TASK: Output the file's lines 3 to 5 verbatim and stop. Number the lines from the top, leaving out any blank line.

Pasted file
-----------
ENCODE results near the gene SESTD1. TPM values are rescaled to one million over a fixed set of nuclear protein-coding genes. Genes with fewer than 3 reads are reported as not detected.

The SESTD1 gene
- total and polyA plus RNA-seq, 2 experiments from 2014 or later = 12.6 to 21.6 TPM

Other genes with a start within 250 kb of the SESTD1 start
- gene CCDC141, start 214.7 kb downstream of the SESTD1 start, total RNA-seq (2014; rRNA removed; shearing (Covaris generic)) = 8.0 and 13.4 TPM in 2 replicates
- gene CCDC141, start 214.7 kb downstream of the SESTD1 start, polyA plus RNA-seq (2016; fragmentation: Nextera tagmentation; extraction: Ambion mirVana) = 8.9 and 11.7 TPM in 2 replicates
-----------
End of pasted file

- total and polyA plus RNA-seq, 2 experiments from 2014 or later = 12.6 to 21.6 TPM

Other genes with a start within 250 kb of the SESTD1 start
- gene CCDC141, start 214.7 kb downstream of the SESTD1 start, total RNA-seq (2014; rRNA removed; shearing (Covaris generic)) = 8.0 and 13.4 TPM in 2 replicates